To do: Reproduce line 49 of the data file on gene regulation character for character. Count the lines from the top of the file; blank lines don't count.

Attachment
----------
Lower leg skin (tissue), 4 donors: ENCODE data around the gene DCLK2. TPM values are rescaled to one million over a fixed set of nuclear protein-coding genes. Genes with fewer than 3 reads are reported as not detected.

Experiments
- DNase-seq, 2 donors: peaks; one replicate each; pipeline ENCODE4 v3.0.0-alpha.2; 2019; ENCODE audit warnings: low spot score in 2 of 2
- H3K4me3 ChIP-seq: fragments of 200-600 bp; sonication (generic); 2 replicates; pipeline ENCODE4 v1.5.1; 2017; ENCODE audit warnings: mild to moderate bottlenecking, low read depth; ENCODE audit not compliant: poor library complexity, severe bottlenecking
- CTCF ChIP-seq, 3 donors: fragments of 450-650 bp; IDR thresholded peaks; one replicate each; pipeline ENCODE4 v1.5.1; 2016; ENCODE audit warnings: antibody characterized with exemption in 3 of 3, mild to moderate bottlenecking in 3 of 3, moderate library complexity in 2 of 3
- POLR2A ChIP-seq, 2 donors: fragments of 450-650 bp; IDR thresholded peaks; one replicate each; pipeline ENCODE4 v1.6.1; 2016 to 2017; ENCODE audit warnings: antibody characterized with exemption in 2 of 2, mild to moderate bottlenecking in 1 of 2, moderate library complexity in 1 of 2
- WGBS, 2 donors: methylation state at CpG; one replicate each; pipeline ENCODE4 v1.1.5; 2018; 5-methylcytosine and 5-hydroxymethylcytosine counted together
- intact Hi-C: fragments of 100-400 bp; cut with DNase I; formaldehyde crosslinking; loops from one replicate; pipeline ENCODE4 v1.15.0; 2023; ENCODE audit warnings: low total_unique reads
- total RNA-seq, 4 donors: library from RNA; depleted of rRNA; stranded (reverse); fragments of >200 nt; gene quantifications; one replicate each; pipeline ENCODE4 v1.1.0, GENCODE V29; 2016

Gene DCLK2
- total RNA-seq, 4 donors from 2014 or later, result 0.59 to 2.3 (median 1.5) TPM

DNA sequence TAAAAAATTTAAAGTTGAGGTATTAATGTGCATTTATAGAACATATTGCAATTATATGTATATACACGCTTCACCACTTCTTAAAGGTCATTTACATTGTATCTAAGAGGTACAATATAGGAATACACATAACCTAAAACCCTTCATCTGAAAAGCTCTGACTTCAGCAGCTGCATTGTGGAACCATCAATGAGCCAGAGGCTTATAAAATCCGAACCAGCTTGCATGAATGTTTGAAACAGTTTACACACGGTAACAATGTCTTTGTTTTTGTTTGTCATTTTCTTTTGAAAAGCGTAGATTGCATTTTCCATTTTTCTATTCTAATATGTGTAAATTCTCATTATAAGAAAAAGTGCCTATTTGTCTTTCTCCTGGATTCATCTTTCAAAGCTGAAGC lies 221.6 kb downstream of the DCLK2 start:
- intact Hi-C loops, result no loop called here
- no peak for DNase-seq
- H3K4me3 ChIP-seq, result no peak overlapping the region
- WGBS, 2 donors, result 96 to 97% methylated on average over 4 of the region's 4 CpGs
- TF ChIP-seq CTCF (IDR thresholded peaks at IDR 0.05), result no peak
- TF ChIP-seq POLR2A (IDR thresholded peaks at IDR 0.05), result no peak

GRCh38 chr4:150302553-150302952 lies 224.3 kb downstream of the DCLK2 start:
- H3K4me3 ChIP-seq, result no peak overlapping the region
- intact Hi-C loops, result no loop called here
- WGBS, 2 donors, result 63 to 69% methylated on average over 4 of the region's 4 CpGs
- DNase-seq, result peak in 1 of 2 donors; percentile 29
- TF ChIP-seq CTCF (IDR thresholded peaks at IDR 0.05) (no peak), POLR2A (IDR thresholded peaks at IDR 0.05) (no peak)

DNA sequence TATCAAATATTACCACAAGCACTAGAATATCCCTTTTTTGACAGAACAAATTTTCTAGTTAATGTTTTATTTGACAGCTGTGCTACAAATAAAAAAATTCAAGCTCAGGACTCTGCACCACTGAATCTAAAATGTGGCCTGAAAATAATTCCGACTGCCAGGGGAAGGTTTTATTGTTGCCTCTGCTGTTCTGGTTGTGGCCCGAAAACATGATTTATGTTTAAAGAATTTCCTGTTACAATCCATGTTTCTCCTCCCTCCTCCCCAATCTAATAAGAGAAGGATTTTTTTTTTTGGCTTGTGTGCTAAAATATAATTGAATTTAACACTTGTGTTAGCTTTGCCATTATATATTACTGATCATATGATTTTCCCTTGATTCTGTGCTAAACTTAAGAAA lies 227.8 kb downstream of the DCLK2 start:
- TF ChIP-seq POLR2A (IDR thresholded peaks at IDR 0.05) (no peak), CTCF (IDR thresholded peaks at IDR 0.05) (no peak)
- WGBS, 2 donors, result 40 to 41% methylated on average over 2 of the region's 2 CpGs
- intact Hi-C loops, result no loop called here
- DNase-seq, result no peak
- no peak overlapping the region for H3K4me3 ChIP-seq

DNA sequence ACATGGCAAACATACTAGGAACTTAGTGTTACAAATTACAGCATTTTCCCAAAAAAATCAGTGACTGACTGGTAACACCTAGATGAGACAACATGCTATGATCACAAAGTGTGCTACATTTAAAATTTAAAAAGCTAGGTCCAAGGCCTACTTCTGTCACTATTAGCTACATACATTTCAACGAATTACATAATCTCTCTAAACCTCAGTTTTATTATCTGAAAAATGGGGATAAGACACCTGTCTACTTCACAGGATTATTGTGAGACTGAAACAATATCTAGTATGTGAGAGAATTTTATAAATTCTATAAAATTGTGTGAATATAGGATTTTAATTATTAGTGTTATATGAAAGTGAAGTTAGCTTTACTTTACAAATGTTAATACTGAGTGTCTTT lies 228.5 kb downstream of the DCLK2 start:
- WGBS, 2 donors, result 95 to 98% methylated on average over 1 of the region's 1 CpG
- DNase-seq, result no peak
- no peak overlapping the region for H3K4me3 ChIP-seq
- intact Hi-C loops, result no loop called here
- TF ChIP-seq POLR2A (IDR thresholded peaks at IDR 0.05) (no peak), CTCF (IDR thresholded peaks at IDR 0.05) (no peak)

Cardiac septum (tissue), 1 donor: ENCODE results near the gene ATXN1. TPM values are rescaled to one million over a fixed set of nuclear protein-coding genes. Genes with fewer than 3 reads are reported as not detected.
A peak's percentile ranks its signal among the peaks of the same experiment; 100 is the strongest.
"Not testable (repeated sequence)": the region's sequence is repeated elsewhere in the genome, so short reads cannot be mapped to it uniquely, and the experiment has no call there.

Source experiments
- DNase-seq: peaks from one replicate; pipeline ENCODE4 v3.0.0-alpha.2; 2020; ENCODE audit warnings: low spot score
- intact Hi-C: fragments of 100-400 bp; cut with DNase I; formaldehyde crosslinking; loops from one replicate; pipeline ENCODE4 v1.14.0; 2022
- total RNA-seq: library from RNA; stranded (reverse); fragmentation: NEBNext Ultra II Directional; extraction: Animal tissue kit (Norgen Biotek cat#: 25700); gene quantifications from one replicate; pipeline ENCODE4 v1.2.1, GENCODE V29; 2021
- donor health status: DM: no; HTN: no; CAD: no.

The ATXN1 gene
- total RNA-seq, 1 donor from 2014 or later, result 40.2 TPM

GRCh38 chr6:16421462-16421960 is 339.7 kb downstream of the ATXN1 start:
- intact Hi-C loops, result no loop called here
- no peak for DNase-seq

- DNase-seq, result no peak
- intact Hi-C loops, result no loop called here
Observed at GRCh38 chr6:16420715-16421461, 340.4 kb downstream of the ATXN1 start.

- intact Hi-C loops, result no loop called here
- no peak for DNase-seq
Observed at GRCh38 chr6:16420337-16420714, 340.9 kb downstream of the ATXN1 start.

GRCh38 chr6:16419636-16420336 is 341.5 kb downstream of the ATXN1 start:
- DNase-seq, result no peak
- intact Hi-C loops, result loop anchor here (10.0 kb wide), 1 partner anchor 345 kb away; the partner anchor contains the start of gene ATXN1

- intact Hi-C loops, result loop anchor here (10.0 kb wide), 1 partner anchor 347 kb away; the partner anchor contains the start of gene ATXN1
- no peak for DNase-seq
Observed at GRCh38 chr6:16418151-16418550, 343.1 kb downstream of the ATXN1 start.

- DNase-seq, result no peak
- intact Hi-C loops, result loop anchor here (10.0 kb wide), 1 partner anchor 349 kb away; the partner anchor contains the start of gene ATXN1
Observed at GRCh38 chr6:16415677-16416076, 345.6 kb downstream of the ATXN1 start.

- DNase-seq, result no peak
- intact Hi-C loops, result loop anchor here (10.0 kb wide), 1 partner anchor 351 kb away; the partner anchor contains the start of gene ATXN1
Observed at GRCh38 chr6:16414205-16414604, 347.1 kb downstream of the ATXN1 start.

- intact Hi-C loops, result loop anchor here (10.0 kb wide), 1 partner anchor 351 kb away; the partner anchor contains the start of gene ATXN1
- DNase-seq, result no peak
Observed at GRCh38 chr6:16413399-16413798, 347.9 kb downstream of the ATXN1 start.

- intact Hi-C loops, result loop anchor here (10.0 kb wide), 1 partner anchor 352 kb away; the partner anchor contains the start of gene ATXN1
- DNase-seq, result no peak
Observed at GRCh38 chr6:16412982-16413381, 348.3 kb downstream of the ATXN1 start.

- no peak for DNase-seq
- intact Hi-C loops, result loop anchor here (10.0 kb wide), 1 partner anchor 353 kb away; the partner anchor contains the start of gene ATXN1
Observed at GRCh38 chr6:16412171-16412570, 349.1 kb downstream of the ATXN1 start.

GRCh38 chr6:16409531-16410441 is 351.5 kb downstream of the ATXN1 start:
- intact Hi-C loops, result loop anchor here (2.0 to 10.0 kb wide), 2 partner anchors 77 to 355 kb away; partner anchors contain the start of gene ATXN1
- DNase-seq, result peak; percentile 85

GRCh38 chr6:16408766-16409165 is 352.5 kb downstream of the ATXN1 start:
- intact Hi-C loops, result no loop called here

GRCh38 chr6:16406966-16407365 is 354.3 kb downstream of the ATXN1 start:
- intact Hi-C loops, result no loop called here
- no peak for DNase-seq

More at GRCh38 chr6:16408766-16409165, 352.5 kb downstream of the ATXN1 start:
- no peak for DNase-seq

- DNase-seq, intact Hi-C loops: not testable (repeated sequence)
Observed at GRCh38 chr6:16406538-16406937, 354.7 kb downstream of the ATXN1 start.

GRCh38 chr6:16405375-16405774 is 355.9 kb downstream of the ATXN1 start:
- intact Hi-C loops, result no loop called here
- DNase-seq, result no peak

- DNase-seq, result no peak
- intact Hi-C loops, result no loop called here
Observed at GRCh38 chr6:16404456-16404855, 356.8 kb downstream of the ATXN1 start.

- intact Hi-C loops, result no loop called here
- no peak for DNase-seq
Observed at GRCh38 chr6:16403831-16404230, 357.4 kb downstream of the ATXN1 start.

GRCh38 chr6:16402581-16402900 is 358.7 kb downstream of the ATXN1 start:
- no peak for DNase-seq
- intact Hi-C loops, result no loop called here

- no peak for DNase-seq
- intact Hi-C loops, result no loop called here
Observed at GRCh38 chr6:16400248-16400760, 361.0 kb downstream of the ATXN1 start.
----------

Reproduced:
- no peak for DNase-seq